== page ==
Shoes an important decision for graduation
June 18, 2007
It was decades before they were knighted, but when I graduated from high school, Sir Paul and Sir Elton were singing “Band on the Run” and “Crocodile Rock.” The motto for my Western High School class of 1974 was from the popular book, “Jonathan Livingston Seagull.”
“No bird soars as high as when it soars on its own wings,” sticks with me, but the only other thing I remember about my graduation ceremony was my choice of shoes.
In a sea of Columbia blue caps and gowns, I felt I stood out in my white patent leather platforms that added an impressive 4 inches to my usual 5-foot 2 1/2.
Shoes then were made without the benefits of lighter man-made materials so platforms made us walk like brides of Frankenstein. But I looked so cool in those crazy tall shoes.
At their graduation on the practice field Friday night, the Douglas High School class of 2007 wore black gowns, and while some had award sashes and honor cords that provided splashes of color, the graduates truly showed their individuality in their choice of footgear.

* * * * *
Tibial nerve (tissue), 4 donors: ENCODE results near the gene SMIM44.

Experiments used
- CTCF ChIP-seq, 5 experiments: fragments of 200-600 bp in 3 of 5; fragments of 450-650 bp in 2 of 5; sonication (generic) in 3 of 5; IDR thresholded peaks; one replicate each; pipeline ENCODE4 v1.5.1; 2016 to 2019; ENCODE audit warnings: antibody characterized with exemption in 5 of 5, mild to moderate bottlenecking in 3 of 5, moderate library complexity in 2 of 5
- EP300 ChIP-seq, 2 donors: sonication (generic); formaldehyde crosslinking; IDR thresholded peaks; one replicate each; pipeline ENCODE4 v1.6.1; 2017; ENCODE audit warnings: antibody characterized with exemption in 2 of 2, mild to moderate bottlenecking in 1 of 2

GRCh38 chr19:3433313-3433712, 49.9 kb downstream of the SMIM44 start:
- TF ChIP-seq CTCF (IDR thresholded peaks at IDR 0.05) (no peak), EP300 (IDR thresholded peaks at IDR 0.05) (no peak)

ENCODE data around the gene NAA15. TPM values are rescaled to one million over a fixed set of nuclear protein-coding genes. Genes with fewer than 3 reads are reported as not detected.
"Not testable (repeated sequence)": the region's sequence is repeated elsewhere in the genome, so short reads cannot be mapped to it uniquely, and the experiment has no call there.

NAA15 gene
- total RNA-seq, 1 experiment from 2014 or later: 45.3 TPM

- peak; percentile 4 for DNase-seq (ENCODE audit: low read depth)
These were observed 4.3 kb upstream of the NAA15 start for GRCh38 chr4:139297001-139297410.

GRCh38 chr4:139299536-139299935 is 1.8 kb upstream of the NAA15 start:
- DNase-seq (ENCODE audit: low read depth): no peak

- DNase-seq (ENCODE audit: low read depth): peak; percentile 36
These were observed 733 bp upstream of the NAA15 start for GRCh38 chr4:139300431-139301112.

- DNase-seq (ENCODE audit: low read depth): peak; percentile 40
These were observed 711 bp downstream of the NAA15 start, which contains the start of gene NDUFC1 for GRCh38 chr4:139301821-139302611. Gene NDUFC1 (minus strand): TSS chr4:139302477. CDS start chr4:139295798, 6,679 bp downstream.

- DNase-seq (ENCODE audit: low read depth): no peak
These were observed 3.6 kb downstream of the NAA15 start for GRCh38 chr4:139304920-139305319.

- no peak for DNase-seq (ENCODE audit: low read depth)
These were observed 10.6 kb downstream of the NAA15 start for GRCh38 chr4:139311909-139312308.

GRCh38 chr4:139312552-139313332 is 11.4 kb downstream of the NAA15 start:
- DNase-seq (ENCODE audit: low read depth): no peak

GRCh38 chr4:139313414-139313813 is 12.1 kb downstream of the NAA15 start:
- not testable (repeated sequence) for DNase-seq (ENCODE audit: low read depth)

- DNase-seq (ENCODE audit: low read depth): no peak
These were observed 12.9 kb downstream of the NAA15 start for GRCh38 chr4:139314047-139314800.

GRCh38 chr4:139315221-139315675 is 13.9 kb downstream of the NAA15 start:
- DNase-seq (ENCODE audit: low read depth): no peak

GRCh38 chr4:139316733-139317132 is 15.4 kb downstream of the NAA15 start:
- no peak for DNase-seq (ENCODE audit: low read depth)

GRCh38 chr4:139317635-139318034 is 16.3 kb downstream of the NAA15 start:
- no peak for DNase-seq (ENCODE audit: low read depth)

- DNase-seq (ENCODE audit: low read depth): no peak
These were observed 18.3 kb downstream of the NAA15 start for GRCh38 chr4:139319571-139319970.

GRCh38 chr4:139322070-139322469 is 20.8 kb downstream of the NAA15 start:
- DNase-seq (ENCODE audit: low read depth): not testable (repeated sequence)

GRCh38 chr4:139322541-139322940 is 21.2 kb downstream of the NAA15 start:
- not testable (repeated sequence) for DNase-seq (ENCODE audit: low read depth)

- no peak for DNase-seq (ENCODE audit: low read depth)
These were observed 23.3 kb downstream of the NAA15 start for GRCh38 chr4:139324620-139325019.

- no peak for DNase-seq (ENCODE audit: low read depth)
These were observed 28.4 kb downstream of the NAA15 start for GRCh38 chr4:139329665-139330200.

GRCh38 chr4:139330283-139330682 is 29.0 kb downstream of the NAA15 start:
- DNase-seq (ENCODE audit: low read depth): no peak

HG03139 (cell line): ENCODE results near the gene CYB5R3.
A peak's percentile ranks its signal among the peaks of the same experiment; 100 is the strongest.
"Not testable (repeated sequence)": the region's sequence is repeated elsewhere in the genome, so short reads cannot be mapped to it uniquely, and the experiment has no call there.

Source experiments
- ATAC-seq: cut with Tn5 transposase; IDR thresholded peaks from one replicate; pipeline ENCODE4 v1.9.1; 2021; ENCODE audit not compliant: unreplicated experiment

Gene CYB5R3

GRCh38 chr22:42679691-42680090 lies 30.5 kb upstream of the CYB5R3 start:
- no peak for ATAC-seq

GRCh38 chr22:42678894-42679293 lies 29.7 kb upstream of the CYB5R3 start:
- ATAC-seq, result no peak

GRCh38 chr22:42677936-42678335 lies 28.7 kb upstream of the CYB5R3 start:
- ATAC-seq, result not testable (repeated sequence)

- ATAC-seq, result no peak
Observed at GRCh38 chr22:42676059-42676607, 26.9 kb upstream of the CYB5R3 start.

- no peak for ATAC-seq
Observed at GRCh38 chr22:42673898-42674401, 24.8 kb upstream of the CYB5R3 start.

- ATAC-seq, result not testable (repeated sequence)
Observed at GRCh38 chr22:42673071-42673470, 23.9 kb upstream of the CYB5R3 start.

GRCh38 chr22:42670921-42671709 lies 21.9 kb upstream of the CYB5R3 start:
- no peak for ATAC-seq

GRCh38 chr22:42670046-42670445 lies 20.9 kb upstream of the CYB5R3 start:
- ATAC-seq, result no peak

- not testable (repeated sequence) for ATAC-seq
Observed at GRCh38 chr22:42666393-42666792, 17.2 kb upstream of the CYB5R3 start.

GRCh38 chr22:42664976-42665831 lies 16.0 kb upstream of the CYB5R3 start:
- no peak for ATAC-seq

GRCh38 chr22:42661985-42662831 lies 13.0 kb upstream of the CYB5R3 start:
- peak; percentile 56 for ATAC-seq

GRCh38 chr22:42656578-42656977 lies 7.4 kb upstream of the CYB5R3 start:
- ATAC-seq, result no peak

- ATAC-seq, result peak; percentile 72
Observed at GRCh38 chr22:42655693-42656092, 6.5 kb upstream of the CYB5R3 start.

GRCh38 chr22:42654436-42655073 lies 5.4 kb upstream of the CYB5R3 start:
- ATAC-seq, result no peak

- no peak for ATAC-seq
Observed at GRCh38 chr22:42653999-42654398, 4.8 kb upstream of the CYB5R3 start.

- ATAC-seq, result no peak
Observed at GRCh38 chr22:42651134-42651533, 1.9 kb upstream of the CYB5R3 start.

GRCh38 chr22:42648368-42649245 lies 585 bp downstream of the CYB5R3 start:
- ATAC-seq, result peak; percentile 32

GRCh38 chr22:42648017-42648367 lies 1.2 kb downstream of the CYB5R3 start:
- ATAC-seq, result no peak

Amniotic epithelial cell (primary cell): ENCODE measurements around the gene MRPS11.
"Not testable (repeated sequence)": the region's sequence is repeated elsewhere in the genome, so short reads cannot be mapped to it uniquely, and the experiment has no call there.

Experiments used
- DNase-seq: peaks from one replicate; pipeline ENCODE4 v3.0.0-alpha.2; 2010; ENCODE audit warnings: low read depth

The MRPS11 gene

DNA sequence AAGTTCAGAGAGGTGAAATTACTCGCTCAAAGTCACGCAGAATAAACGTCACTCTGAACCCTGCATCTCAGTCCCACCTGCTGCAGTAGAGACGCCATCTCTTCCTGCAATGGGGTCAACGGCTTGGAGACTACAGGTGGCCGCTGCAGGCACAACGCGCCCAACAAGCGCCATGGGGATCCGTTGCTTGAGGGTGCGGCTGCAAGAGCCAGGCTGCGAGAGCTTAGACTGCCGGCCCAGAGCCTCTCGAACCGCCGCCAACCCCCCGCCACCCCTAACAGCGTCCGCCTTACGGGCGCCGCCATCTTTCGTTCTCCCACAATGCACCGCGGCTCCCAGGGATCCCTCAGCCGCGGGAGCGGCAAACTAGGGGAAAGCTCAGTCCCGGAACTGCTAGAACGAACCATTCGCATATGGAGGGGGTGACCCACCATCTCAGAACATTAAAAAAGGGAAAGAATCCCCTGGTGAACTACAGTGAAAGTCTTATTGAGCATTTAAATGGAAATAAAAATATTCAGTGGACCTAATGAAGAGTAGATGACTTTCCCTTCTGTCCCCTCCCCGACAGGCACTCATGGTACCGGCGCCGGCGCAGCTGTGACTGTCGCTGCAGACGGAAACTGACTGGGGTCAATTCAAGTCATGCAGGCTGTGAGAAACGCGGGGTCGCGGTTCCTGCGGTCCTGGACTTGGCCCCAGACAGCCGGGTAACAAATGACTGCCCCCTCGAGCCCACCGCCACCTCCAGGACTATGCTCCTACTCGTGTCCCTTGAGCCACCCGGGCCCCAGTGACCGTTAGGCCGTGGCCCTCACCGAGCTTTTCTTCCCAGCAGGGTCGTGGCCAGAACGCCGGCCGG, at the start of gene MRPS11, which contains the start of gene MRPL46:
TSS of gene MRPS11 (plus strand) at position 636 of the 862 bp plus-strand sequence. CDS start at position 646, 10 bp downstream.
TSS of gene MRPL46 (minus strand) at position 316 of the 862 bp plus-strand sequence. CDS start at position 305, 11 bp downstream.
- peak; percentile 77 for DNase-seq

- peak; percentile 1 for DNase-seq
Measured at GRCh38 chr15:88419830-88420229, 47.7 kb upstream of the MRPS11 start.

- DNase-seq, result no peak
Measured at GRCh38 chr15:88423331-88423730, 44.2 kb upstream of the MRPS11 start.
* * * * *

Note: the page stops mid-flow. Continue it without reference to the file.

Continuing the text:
Just like people, shoes come in sensible and not-so-sensible styles. I’m sure when I was 18 I wasn’t being sensible when I chose to wear platform shoes – I had only fashion in mind.
The 2007 graduates were thinking fashion and not how hard it would be to navigate steps in 6-inch espadrilles.
How could they have known that spike heels would be better for aerating turf than propelling you gracefully to accept your diploma in front of hundreds of family members and friends?
But they were resplendent with ankle bracelets, tattooed insteps, toe rings, blingy slings, cheeky T-straps, pumps, wedgies, ballet slippers of silver and gold and bejeweled flip-flops showing off painted toes.
A lot of the boys looked like they had just sprung for new shoes that might not be worn again until to a best friend’s wedding, a few years from now.
There was every color of the rainbow from hot pink socks to really red shoes, from the whitest white, to the shiniest black patent leather. Shoes were made of suede, jute, leather and plastic. Two students wore protective walking boots to graduation.
Shoes momentarily forgotten, every graduate beamed as they came down the steps of the stage, diploma case in hand.
There was one graduate whose ensemble caught my eye as he came down the steps, maybe because his shoes, pants and the collar of his shirt all were the same Columbia blue color as the gown I wore at graduation 33 years ago.
It made me think that decades in the future that boy might not remember too much more about June 15, 2007, except that he wore those cool blue shoes to his graduation.
— Sharlene Irete is a staff writer at The Record-Courier and a graduate of Western High School in Las Vegas.